The team that started the Stanley Cup playoffs with the lowest odds to win it all was returning to its home arena with a 2-0 series lead. On an Easter Sunday afternoon, the Blues had a chance, with a win in Game 3, to effectively take the wind out of the Wild sails in the series. They needed to keep the throttle down, or in the now-famous words of Blues General Manager Doug Armstrong, “when you have a team down 2-0, you need to take the knife and jam it through their eye into their brain and kill them.”
Yeah, something like that.
After swiping two in a row up north, the Blues returned home to come out of the gate in Game 3 with the exact kind of intensity Armstrong prescribed back in 2014 after the Blues blew a 2-0 series lead to the Blackhawks, losing four straight. After the Wild outplayed the Blues in most every aspect of the sport save for goaltending in the first two games, the Blues weren’t looking to steal another win–they wanted to dominate one.
Propelled by an excellent opening period, the Blues were energized throughout a 3-1 Game 3 win over the Wild Sunday at Scottrade Center. Blues fans didn’t have to wait long to erupt Berglund carried the puck deep into the offensive zone before dishing to a waiting Colton Parayko. The defenseman buried it into the top right corner.
“He does everything well, especially shoot the puck,” Blues captain Alex Pietrangelo said of Parayko. “He doesn’t need much space to beat the goalie. That was one heck of a shot to kind of get us going there.”
With an early lead, St. Louis defaulted into a more cautious approach at times during the second period, resulting in Minnesota grabbing tying goal. St. Louis outshot the Wild 15-9 in the first period, but allowed Minnesota to creep back into the game with a safer approach.
“Maybe there were a couple of times tonight where we backed off just a little bit and gave them some life,” David Perron said. “But that’s fine: we got back on the horse. We pushed back after their big push, and that’s what playoffs is. We expect them to come out hard next game, nothing different.”
Though the team wasn’t as aggressive offensively, the Blues remained stout behind the blues line. Each time the Wild found momentary open space in the offensive zone, the Blues defense swarmed. Minnesota began forcing the issue more prominently early in the second period, but the Blues surrendered few robust scoring chances. The wild goal in the second came off a rebound that Jake Allen couldn’t quite secure.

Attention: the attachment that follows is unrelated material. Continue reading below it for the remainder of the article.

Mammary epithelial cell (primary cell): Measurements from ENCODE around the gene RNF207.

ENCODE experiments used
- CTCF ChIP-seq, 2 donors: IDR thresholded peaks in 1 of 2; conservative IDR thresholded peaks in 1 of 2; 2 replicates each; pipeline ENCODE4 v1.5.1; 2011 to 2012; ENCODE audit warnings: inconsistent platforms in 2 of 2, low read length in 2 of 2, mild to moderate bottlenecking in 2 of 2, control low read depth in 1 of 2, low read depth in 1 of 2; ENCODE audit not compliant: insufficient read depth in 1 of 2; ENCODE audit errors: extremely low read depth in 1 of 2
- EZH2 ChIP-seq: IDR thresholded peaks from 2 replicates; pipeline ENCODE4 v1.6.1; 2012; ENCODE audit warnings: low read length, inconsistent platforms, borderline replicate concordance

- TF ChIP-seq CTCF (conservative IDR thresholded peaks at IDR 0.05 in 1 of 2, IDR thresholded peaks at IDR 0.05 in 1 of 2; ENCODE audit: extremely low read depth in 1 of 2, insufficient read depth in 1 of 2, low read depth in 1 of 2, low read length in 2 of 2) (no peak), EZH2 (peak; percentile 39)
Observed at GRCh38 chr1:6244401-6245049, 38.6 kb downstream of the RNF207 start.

It was the only mistake he had all day. Allen hadn’t allowed a single five-on-five goal in the series until Charlie Coyle put back a rebound to tie the game in the second period Sunday. Allen still made 40 saves to carry the Blues to another win, with goals at a premium on the playoff stage. After Game 3, Allen has recorded 114 saves on 117 shots after three games in the series–essentially putting the Blues on his back.
“I’m in the same boat,” Parayko agreed with his teammate Pietrangelo, who said he was running out of words to describe Allen’s dominance of late. “I keep saying unbelievable, (using) the best words, I guess. He’s been phenomenal. It’s fun to watch, it’s fun to be apart of, and it’s good to see him doing so well, because he is a great goalie.”
With the game tied on Coyle’s goal in the second, the Blues found a response when late in the second period, Alexander Steen created a scoring chance for Jaden Schwartz; after his chance at a goal was missed when he couldn’t square up a shot with proper timing, Steen looped around the back of the net for the quick pass to Schwartz, who floored it into the side of the net to regain the lead.
Though the third period was intense, and included power play opportunities for the Wild, the Blues held serve. Steen extended the lead with a late empty-net goal, and the Blues closed out their third win in a row in front of a thunderous Scottrade Center crowd.
A 3-0 series lead against a team that many national pundits predicted would dispatch the Blues–it’s a remarkable feat. Don’t tell the players that, though–they know all too well that it’s not yet time to celebrate.
“We’re doing a pretty good job of that,” Allen said of the Blues ability to not get too far ahead of themselves thinking about their position in the series. “We’re not worried about series, up two games, three games, we’re just worrying about ourselves. Again, one game at a time. We got one more to finish this thing off.”
In 2014, Armstrong lamented the lack of a killer instinct. Three years later, the Blues are one game away from achieving that kind of killer instinct–the kind that turns a lengthy, hard-fought series into a convincing sweep.